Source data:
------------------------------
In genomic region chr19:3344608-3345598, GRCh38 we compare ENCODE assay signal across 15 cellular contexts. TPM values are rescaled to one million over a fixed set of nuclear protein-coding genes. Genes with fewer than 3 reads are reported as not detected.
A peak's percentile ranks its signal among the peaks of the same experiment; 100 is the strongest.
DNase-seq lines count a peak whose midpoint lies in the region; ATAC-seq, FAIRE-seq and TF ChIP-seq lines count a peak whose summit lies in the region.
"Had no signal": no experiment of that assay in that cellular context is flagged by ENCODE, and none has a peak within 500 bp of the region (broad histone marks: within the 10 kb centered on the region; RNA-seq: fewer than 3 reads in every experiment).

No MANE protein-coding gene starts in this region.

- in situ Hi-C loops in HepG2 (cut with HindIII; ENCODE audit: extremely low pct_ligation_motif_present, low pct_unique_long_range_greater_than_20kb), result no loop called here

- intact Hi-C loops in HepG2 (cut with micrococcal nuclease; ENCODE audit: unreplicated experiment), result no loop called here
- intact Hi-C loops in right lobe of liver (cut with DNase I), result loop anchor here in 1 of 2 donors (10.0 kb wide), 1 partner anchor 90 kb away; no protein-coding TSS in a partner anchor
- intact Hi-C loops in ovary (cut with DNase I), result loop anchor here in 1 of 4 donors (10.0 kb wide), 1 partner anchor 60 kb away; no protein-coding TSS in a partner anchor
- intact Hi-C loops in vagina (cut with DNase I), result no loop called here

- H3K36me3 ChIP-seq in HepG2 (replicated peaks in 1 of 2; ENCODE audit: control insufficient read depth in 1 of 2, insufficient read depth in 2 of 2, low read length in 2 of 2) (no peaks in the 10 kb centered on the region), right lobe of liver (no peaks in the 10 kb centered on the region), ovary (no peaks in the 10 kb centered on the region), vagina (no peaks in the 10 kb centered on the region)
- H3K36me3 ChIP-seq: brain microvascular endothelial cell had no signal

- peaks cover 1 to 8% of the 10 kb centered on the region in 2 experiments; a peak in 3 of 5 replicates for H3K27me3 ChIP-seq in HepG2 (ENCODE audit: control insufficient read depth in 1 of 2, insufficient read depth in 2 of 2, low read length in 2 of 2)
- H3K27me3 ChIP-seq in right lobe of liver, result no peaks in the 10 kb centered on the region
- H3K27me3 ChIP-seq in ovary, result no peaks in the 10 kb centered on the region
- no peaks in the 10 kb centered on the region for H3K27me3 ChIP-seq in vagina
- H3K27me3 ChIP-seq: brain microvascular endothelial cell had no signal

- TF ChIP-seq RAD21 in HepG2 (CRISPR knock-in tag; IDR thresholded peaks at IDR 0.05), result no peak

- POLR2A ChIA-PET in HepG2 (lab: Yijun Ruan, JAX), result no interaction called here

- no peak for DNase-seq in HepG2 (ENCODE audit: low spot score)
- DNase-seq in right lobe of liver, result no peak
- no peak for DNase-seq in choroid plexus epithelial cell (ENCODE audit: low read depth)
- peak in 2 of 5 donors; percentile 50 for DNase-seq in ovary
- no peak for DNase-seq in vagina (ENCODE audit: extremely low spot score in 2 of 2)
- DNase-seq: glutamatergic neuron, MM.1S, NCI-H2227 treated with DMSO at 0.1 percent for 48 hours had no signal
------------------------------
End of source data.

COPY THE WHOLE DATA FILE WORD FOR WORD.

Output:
In genomic region chr19:3344608-3345598, GRCh38 we compare ENCODE assay signal across 15 cellular contexts. TPM values are rescaled to one million over a fixed set of nuclear protein-coding genes. Genes with fewer than 3 reads are reported as not detected.
A peak's percentile ranks its signal among the peaks of the same experiment; 100 is the strongest.
DNase-seq lines count a peak whose midpoint lies in the region; ATAC-seq, FAIRE-seq and TF ChIP-seq lines count a peak whose summit lies in the region.
"Had no signal": no experiment of that assay in that cellular context is flagged by ENCODE, and none has a peak within 500 bp of the region (broad histone marks: within the 10 kb centered on the region; RNA-seq: fewer than 3 reads in every experiment).

No MANE protein-coding gene starts in this region.

- in situ Hi-C loops in HepG2 (cut with HindIII; ENCODE audit: extremely low pct_ligation_motif_present, low pct_unique_long_range_greater_than_20kb), result no loop called here

- intact Hi-C loops in HepG2 (cut with micrococcal nuclease; ENCODE audit: unreplicated experiment), result no loop called here
- intact Hi-C loops in right lobe of liver (cut with DNase I), result loop anchor here in 1 of 2 donors (10.0 kb wide), 1 partner anchor 90 kb away; no protein-coding TSS in a partner anchor
- intact Hi-C loops in ovary (cut with DNase I), result loop anchor here in 1 of 4 donors (10.0 kb wide), 1 partner anchor 60 kb away; no protein-coding TSS in a partner anchor
- intact Hi-C loops in vagina (cut with DNase I), result no loop called here

- H3K36me3 ChIP-seq in HepG2 (replicated peaks in 1 of 2; ENCODE audit: control insufficient read depth in 1 of 2, insufficient read depth in 2 of 2, low read length in 2 of 2) (no peaks in the 10 kb centered on the region), right lobe of liver (no peaks in the 10 kb centered on the region), ovary (no peaks in the 10 kb centered on the region), vagina (no peaks in the 10 kb centered on the region)
- H3K36me3 ChIP-seq: brain microvascular endothelial cell had no signal

- peaks cover 1 to 8% of the 10 kb centered on the region in 2 experiments; a peak in 3 of 5 replicates for H3K27me3 ChIP-seq in HepG2 (ENCODE audit: control insufficient read depth in 1 of 2, insufficient read depth in 2 of 2, low read length in 2 of 2)
- H3K27me3 ChIP-seq in right lobe of liver, result no peaks in the 10 kb centered on the region
- H3K27me3 ChIP-seq in ovary, result no peaks in the 10 kb centered on the region
- no peaks in the 10 kb centered on the region for H3K27me3 ChIP-seq in vagina
- H3K27me3 ChIP-seq: brain microvascular endothelial cell had no signal

- TF ChIP-seq RAD21 in HepG2 (CRISPR knock-in tag; IDR thresholded peaks at IDR 0.05), result no peak

- POLR2A ChIA-PET in HepG2 (lab: Yijun Ruan, JAX), result no interaction called here

- no peak for DNase-seq in HepG2 (ENCODE audit: low spot score)
- DNase-seq in right lobe of liver, result no peak
- no peak for DNase-seq in choroid plexus epithelial cell (ENCODE audit: low read depth)
- peak in 2 of 5 donors; percentile 50 for DNase-seq in ovary
- no peak for DNase-seq in vagina (ENCODE audit: extremely low spot score in 2 of 2)
- DNase-seq: glutamatergic neuron, MM.1S, NCI-H2227 treated with DMSO at 0.1 percent for 48 hours had no signal